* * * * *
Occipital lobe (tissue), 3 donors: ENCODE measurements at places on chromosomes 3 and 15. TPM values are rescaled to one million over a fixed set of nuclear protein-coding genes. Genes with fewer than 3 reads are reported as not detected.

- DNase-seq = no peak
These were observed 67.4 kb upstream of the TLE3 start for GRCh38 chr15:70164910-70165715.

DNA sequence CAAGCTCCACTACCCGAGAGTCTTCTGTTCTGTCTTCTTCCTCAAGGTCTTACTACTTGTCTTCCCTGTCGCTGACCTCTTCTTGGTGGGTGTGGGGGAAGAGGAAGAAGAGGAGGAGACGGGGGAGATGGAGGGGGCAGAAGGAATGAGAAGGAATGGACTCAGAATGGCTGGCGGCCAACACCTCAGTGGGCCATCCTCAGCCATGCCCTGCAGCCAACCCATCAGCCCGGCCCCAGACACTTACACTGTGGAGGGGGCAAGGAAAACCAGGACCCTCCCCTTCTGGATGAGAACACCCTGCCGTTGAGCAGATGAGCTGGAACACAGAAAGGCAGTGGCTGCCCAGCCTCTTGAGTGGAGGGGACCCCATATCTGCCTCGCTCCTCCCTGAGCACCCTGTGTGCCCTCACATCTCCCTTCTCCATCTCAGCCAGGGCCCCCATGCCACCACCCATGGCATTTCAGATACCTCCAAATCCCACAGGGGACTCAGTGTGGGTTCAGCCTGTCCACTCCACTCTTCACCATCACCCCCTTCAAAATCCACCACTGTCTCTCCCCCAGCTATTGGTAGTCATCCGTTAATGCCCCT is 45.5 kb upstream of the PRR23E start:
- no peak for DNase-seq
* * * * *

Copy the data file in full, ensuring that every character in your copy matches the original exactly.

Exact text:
Occipital lobe (tissue), 3 donors: ENCODE measurements at places on chromosomes 3 and 15. TPM values are rescaled to one million over a fixed set of nuclear protein-coding genes. Genes with fewer than 3 reads are reported as not detected.

- DNase-seq = no peak
These were observed 67.4 kb upstream of the TLE3 start for GRCh38 chr15:70164910-70165715.

DNA sequence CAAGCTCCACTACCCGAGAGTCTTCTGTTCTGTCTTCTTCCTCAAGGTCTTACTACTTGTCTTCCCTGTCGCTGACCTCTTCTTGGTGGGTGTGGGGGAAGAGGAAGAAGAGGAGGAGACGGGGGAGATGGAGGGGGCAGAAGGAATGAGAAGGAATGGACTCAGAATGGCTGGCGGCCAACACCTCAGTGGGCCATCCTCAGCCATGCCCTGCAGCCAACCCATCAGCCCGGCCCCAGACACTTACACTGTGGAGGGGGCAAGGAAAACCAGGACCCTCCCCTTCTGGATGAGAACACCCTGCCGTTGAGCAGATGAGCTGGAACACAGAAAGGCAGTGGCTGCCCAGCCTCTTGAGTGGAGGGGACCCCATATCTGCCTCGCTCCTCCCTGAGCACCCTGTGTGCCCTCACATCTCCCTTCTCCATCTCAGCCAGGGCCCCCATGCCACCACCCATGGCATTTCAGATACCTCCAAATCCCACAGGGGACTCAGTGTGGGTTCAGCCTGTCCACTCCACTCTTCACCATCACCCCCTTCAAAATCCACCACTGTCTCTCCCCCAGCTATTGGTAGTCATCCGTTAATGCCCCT is 45.5 kb upstream of the PRR23E start:
- no peak for DNase-seq